Streaming (aka, embedded) video has been around since the beginning of the internet, and while it can certainly be a very useful technology, I hate companies and websites that require you to stream the video and don't even offer an option to download it. What if you want to view it multiple times? What if you want to show a friend or co-worker? Tough! You have to stream it (re-download it) every single time you watch it. The only possibly reason for doing this that I can think of is that it supposedly allows the hosting site more control over the video, but it creates a severe inconvenience for users, prevents a number of possible customers from watching it in the first place (eg, if they're not running a "blessed" operating system, browser, or plugin), and exponentially increases bandwidth costs for the hosting provider. Additionally, the very fact that the movie has to be sent to the client to allow it to be played and displayed means that the client still gets a copy and can still save it anyway, just with much greater hassle.
If you want to save a streaming video from a site that doesn't offer a proper download link, you have a few options. Like most things in technology these range from easy but limited to difficult but extremely flexible. For now, I'm going to discuss the easy approach. :-) I'm also going to assume you're using Mozilla Firefox (if you're not, you really should be).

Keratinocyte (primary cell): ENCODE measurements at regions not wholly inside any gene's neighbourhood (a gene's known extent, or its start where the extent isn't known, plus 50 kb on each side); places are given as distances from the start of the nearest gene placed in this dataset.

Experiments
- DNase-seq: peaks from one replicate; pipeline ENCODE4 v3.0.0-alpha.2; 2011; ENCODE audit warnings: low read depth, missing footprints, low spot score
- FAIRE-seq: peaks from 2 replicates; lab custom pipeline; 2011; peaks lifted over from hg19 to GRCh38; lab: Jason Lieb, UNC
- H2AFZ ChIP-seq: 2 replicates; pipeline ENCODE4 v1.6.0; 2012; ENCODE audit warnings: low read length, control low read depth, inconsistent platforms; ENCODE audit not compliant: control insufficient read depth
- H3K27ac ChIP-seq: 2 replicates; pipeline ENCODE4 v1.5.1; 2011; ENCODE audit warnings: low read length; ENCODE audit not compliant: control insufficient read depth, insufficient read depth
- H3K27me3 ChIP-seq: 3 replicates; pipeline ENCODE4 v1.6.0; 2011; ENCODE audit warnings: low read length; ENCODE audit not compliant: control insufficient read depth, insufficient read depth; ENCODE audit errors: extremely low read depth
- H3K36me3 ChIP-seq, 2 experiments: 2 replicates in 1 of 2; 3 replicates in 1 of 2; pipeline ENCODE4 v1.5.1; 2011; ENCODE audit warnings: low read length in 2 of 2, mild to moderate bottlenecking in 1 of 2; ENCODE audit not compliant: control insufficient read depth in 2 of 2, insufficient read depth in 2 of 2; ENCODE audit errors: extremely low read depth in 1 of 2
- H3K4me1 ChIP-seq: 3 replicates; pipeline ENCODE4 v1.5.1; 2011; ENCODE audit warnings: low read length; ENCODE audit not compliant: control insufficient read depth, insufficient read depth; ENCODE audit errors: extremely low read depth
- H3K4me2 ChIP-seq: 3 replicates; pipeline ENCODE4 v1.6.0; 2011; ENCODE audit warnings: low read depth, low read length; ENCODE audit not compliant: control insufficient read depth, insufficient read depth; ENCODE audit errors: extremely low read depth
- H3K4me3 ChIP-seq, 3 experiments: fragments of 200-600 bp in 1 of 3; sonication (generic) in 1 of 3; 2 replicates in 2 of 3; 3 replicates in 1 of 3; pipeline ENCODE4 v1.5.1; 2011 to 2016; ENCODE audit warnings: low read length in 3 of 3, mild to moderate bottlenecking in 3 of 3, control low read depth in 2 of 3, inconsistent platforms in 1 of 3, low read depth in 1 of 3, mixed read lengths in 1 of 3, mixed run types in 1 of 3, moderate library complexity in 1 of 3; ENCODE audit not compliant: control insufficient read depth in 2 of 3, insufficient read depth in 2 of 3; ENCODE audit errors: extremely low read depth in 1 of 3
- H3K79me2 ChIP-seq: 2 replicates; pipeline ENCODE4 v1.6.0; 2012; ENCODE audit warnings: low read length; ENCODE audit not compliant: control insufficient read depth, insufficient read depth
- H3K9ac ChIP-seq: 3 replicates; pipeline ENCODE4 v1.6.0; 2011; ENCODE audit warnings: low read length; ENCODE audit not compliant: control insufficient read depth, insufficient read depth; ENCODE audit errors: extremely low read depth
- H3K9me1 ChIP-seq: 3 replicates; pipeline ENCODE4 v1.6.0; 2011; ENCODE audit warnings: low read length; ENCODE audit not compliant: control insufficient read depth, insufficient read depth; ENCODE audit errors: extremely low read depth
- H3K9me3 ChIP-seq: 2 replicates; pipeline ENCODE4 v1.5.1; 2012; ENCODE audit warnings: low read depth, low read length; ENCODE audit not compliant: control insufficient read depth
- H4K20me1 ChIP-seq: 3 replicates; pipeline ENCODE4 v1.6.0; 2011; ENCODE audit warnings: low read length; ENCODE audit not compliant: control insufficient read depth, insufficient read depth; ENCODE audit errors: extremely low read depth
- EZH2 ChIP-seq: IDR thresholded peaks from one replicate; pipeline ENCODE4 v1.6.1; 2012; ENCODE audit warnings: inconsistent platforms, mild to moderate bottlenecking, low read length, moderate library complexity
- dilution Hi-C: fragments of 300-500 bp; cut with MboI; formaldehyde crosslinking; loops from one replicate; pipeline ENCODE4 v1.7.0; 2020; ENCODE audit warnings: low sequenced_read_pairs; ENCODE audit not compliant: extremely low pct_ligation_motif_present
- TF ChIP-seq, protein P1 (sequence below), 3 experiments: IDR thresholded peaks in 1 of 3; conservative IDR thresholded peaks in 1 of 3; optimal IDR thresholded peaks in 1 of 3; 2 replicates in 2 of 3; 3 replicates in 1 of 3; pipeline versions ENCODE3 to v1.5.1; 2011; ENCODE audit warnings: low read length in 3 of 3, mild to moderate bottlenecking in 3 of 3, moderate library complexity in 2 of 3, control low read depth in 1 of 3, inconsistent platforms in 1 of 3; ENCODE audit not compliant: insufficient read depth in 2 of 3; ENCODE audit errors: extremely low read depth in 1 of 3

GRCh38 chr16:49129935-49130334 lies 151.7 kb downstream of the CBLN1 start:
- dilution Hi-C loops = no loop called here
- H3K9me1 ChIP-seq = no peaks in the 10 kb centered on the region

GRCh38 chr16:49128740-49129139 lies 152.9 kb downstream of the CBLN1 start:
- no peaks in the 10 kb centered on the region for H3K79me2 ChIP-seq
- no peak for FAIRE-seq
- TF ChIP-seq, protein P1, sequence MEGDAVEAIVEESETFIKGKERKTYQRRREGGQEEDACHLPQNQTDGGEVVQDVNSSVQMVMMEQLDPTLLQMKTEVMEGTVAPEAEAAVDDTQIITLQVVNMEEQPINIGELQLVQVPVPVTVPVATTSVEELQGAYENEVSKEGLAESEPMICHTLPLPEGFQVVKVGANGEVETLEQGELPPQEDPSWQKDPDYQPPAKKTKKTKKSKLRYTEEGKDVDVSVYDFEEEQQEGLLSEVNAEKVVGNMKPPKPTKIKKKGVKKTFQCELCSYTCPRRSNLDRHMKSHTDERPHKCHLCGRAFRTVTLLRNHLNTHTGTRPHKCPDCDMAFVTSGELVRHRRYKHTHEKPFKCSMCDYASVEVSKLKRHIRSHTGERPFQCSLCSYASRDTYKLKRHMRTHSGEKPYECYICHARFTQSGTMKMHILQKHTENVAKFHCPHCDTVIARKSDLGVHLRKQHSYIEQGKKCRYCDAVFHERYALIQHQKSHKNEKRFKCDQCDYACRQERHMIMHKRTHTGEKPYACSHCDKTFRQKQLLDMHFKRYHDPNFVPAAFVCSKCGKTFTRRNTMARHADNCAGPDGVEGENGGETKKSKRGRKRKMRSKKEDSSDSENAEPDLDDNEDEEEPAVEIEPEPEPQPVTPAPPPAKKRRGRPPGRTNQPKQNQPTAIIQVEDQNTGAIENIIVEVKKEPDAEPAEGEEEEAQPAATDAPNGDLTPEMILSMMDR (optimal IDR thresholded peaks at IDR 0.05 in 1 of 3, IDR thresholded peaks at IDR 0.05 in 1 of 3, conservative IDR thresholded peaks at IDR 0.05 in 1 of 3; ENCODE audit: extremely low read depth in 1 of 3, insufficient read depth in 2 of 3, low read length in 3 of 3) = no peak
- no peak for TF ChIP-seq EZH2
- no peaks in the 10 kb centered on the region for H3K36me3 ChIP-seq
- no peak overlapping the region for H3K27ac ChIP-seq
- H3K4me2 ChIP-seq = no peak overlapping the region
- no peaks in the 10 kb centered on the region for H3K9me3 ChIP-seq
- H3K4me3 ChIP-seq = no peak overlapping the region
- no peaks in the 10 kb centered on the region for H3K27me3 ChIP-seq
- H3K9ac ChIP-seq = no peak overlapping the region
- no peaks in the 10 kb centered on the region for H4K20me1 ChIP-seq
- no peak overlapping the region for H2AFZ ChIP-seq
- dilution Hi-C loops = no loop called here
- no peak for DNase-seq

There are a number of Firefox extensions available that can greatly assist with saving embedded/streaming video clips. A simple search for "download video" on the Firefox Add-ons returns 19 extensions. I've personally used VideoDownloader in the past, and it worked well.
If you don't want to install a new extension just for downloading videos, and option is to use Greasemonkey scripts. Greasemonkey is a really powerful extensions that allows users to create or install custom scripts that can change the behavior of any web page. In this case, a Greasemonkey script can analyze the page for embedded video clips, then automatically add a download link to that video; simply click the download link to save the video. Two great scripts for downloading embedded videos are Apple Trailer Download and Download Video (though I use this version of Download Video). Note that you must first install Greasemonkey before you can install these scripts. You can find a lot more useful Greasemonkey scripts on my Mozilla Firefox Tips and Tricks page, as well as a massive collection of contributed scripts on Userscripts.org.